Spring is finally here in Colorado! The flowering trees decorate the streets in creams and mauves, the leaves on the trees are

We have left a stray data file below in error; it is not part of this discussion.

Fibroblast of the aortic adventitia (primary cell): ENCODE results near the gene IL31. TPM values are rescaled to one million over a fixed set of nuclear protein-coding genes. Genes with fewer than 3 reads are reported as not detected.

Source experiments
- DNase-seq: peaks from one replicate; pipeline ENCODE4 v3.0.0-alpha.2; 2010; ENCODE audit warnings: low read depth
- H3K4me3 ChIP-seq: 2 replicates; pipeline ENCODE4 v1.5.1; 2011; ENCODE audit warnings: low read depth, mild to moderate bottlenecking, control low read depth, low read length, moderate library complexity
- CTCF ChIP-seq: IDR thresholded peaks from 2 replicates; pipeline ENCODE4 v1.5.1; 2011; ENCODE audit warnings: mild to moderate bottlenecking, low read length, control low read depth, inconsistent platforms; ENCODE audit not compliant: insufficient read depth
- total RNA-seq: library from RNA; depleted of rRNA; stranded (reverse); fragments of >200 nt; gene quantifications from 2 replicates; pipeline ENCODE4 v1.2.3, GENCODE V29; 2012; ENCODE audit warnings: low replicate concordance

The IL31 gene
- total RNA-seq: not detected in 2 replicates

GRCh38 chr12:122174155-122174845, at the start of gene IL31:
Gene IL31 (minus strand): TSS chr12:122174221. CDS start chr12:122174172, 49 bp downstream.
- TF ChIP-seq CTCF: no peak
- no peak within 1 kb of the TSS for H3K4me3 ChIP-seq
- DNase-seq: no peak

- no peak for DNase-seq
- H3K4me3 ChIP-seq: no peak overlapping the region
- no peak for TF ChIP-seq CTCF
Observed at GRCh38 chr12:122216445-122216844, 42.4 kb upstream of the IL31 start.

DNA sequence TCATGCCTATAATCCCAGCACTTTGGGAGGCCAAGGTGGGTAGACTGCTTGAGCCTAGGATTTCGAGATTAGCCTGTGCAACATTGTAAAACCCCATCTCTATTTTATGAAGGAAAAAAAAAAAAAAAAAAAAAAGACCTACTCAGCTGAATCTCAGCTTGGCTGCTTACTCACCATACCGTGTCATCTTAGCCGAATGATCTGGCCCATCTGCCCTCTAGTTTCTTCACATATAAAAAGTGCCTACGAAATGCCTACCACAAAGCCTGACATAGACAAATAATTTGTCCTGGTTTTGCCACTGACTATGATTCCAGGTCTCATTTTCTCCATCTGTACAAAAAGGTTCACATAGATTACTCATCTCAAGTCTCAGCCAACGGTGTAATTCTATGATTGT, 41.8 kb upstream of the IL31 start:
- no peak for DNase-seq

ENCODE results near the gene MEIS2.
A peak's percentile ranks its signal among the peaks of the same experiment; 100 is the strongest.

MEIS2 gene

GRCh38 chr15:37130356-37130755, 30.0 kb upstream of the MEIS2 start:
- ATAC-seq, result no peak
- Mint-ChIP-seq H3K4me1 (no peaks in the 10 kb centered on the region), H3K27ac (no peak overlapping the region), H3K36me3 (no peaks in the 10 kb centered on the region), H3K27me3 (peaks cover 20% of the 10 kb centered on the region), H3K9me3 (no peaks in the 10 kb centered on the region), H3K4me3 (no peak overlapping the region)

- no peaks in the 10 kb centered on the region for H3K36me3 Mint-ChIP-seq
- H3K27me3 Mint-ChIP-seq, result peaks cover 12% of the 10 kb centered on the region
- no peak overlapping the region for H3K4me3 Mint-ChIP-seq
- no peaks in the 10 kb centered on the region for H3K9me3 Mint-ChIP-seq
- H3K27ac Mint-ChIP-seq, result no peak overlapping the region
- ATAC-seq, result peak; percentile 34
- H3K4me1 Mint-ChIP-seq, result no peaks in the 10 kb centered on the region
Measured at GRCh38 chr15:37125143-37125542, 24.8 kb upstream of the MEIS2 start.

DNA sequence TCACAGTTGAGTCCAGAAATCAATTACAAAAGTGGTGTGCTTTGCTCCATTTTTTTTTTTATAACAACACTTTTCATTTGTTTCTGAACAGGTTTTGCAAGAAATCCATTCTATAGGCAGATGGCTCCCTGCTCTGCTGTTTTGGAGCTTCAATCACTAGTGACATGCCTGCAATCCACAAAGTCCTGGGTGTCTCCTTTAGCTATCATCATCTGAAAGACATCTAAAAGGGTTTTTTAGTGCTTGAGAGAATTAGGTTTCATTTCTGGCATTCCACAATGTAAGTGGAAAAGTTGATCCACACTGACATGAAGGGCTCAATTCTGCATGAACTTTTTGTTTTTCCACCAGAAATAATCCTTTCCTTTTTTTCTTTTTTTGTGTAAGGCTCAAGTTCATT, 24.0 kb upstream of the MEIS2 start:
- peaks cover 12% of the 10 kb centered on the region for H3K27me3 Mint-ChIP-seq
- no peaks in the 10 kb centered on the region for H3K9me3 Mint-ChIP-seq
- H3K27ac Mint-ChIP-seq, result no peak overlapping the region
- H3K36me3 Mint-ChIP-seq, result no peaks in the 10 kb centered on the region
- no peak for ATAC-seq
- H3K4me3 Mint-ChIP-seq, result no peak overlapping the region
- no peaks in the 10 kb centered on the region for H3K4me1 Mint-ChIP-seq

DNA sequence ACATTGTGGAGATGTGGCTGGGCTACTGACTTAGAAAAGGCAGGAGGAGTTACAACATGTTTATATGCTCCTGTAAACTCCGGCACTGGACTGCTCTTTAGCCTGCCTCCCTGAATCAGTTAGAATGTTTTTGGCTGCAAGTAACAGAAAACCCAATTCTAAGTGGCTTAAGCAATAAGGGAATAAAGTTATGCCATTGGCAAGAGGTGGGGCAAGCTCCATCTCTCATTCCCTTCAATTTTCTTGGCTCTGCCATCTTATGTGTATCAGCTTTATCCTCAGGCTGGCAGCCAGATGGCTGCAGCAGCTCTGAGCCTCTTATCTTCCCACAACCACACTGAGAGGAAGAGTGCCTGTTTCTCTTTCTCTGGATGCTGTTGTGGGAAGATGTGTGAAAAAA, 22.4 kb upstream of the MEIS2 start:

getting a little bigger and a little greener every day, and the lawn almost needs to be mowed. The warmer weather means that the kids and I are spending more and more time in our backyard and this is a blessing since we have a small house. I'd much prefer to have the kids bouncing on the trampoline than the couch and swinging on the rope swing rather than from the chandelier! What else does spring bring? Weather warm enough to start drying some of my laundry outdoors--including my Thirsties Cloth Diapers! Though I've asked my husband several times (ahem--hint, hint) he's yet to get around to putting up a clothes line for me. So instead, I end up draping clothes and sheets over the play structure, the wood pile and on the backs of the lounge chairs. But my favorite place to dry my Thirsties? In the hammock. The rope hammock makes the perfect place to spread out my diapers and wipes and let them dry evenly on both sides. I've been turning my All-In-Ones inside out at first and then turning them right side out again after a while. I also do this with my Duo Fab Fitteds and am sure to put the stained ones in the most direct sunlight. Hanging clothes out to dry IS a bit more work than transferring them directly to the dryer and pushing a button, but as cloth diapering moms, we're already committed to doing a little extra work for the good of the environment and our wallets, right? So how much money can we save by line-drying our laundry? Well, let's see...by doing a quick online search I found a very cool website that can tell you approximately how much money you save with each load of clothes that you don't put into the dryer. You'll need to look at your electricity bill and find out how much you pay per kWh (kilowatt hour "a unit of energy equal to 1000 watts"). When I put my Thirsties in the dryer, I usually have to dry my diapers for almost an hour. This is because my current stash is made up completely of Duo Fab FItteds and AIOs. My size one stash was made up of half Duo Fab Fitteds and half Duo Diapers. The Duos dried much more quickly. To dry about 16 diaper or half my stash, it takes about an hour in my dryer. To help them dry more quickly I turn them inside out and make sure to unsnap the adjustable snap risers on the front. When I put my diapers outside to dry, I also turn them inside out. I do an average of 11 loads of laundry a week--8 loads of clothes, sheets and towels and two to three loads of cloth diapers. Wow, that seems like a lot and I don't even wash my husband's work clothes--they go to the dry cleaners! I found out how much we pay in our city for kWH (price per kilowatt) and plugged it in to the calculator on the website. Then I plugged in the average number of loads of laundry I do per week and how long my average drying time is. Clothes and towels take 40 minutes and diapers take an hour. This means that every time I hang a load of clothes, sheets or towels, I am saving 32 cents a load. Every time I hang a load of cloth diapers, I save about 48 cents a load. Just line drying my diapers would save me $76 a year. Line drying all of my clothes would save me approximately $231 dollars a year. This means a savings of $20 a month. Now that I've learned all of this--and I am glad I have, I have to say $20 a month doesn't seem like much money to me. But there are other reasons that line drying is a good thing to do--it's gentler on your clothes and cloth diapers and it reduces your carbon footprint. Combine that with the hundreds of diapers that aren't getting thrown in the landfill and I feel like it makes a small difference. I can't change the world alone but if more and more others start making their own small differences, we can have an impact on our planet.